If the unit happens to be deployed in an operational area away from the families it doesn’t take away the buoyancy and spring from the feet of all ranks in ringing this festival of lights in its true sense. In fact all and sundry in order to remove the void created in their lives due to exigencies of service go hammer and tongs in celebrating this ‘festival of festivals’. Since it denotes the victory of good over evil, and spreading of light amidst the gloom of darkness cast by the ‘Amayasva’, many a time as a mark of morale boosting the unit resorts to firing from its weapons on to the enemy deployed in front of its location in an operational area to help gain morale and also material ascendency over its arch enemy. I remember distinctly way back in November 2003, while deployed in Gurez valley my unit opened up across the LC on the occasion of this festival that coincided with the final announcement of ceasefire between us and our western neighbour Pakistan. Similarly immediately after my Siachen tenure and subsequent de-induction to ‘sugar sector’ on Himachal -Tibet border in November 1996, my Tibetan troops who were mostly of Buddhist origin shed all their pretensions and partook in the Dewali celebrations at ‘Rupa valley with gay abandon since it was their first major festival immediately after OP-Meghdoot.’. Many may not be aware that even in the Buddhist religion the festival of lights also holds an equal importance. It is said that on this day Emperor ‘Ashoka’ was converted to Buddhism disenchanted by his own deeds as was perpetrated by him in the battle of Kalinga. Leaving aside these morale boosting tid-bits in a field area, during Dewali the troops who are deployed in penny packets in their posts and picquets guarding the frontiers too celebrate this festival with equal gusto.
As mentioned in previous paragraphs, armed forces are the microcosm of a bigger entity i.e a nation, since they resemble the country with all the diversities of language, culture, ethnicities, all rolled into one big force to reckon with. Keeping the above ethos of multiculturalist foundation of our armed forces the present PM Narendra Modi since 2014 has been at the forefront of heralding the festival of lights with the ‘Sentinels of our frontiers’ (the armed forces) of the country signaling to each citizen of India that it is these uniformed men and women who tirelessly guard our 15000 kms of national boundaries from external depredations enabling us to celebrate Dewali in our homes peacefully. Pulling himself out of the confines of the national capital the prime minister has been on the trot traversing areas like Longewala, Siachen glacier , Nowshera, Kupwara interacting with the forward most troops deployed over there to bring a little cheer in the lives of these men and women on the occasion of Dewali . Men bearing the profession of arms serve with the concept of ‘Unlimited liability’ that has no second takes while undertaking their professional duties.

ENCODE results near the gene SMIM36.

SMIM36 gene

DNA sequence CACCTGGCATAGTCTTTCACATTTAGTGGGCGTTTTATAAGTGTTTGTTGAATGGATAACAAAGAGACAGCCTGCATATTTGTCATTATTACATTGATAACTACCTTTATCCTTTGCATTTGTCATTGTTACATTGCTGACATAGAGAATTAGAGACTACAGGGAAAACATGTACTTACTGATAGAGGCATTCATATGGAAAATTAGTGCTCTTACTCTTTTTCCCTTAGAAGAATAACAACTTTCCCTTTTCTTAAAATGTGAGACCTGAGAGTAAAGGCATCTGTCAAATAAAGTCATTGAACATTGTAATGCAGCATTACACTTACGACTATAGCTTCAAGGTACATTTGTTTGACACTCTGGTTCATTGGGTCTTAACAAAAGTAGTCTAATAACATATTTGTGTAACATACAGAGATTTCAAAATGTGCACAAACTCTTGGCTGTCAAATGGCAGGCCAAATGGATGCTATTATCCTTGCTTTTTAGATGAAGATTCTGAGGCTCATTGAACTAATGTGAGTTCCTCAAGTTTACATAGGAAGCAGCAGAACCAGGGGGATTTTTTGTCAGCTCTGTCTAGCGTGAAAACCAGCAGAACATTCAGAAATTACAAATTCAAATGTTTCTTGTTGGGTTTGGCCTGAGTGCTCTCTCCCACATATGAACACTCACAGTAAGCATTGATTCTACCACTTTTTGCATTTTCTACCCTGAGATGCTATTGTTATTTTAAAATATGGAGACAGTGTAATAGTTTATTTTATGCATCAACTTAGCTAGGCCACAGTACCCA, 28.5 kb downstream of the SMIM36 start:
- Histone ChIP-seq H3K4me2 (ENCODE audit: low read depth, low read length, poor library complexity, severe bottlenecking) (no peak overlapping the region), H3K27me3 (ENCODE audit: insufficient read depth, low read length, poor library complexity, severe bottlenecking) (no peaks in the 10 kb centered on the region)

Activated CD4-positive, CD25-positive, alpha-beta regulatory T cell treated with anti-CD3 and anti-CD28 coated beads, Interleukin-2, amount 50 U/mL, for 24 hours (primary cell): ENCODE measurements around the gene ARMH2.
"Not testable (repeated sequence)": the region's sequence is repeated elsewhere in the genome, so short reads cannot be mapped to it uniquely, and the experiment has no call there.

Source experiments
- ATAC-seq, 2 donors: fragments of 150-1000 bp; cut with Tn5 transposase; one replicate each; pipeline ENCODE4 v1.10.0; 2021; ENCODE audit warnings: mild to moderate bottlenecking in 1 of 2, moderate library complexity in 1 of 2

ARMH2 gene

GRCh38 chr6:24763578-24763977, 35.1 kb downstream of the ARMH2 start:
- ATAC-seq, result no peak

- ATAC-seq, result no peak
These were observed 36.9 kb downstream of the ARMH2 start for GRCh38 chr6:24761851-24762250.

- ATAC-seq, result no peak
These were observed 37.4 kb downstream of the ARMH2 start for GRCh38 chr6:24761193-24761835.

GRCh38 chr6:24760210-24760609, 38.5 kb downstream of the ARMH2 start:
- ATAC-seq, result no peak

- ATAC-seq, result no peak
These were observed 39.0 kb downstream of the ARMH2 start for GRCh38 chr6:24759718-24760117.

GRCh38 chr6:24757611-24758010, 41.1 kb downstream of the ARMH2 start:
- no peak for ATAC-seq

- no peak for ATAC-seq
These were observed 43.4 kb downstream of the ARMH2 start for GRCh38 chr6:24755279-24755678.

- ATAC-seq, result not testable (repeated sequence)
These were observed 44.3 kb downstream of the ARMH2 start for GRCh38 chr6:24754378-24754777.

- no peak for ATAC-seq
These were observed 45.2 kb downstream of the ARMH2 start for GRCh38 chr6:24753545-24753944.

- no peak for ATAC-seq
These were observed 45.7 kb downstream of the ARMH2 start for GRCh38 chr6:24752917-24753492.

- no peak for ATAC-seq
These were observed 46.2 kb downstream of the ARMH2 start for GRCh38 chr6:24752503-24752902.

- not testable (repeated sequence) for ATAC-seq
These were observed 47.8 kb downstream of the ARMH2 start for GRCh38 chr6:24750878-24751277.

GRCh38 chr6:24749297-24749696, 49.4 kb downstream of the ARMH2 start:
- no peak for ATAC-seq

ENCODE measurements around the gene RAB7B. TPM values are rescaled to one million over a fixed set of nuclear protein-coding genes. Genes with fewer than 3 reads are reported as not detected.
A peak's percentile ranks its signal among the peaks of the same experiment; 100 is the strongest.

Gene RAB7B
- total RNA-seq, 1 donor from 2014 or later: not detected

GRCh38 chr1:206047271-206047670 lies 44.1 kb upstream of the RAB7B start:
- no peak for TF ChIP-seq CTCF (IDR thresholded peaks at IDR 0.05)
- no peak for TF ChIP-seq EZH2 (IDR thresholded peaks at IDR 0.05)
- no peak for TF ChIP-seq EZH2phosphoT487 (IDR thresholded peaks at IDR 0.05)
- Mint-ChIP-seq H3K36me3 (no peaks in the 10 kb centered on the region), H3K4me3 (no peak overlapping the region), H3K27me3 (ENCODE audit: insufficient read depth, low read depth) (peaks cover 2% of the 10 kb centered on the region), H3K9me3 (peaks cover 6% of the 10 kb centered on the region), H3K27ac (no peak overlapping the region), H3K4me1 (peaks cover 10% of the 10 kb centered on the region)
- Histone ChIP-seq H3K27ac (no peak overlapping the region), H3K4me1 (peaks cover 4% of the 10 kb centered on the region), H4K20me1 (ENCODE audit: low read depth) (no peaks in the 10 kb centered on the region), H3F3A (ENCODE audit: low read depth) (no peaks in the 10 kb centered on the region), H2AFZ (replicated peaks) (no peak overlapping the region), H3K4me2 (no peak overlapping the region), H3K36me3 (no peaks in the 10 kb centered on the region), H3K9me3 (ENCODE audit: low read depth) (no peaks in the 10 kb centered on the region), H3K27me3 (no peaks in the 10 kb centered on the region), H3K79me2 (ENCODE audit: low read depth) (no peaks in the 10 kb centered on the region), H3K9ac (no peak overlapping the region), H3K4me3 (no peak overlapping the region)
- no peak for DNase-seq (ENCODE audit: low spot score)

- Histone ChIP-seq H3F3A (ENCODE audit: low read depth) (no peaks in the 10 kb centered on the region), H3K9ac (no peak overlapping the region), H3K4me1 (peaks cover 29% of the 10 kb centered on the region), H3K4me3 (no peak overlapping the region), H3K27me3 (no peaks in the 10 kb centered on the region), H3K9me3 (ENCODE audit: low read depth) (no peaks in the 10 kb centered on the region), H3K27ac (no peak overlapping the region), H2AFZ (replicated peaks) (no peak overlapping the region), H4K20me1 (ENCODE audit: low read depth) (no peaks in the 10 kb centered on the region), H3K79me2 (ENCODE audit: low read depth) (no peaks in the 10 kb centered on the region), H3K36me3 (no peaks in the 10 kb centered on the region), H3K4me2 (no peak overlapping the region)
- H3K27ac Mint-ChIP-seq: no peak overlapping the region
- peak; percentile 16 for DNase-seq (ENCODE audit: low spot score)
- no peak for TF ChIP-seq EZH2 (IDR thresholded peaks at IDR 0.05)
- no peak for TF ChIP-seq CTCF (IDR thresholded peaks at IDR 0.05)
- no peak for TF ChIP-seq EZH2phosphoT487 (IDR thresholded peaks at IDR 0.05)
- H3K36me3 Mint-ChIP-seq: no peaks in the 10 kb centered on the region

It is these little gestures that act as mitigating factors towards reducing this ‘unlimited liability’ of a soldier though in a small way it may be. Any expenditure or effort towards accomplishment of the above is the premium to be paid for the national insurance of its security. During the depression of the 1930s, when there was a cut in defence budget, General Douglas MacArthur chief of the US army went to the president Franklin D. Roosevelt to dissuade him from making cuts in the defence budget. The president was unconvinced. As a parting shot, General McArthur said, Mr President with enemy bayonet piercing his abdomen and he spits out his last curse, I do not want the bane to be McArthur but Roosevelt. It is said that the US president changed his mind and opened up the purse strings for US armed forces. The detractors of our prime minister downplaying his outreach to the troops during such festivities in terms of the expenditure incurred as well as time spent would do well to remember the prophetic words of the US General as stated above. Towards this end when we light our homes in brightness this year, it would be appropriate to reflect on what it takes for us to celebrate not just our Dewali, but our freedom, our rambunctious democracy, our civil rights and ironically our right to be uncivil. Our uniformed brothers and sisters have proven their worth on every occasion the nation has needed them. This Dewali might be a good time for the rest of us to start deserving them.
(The writer is a retired army officer)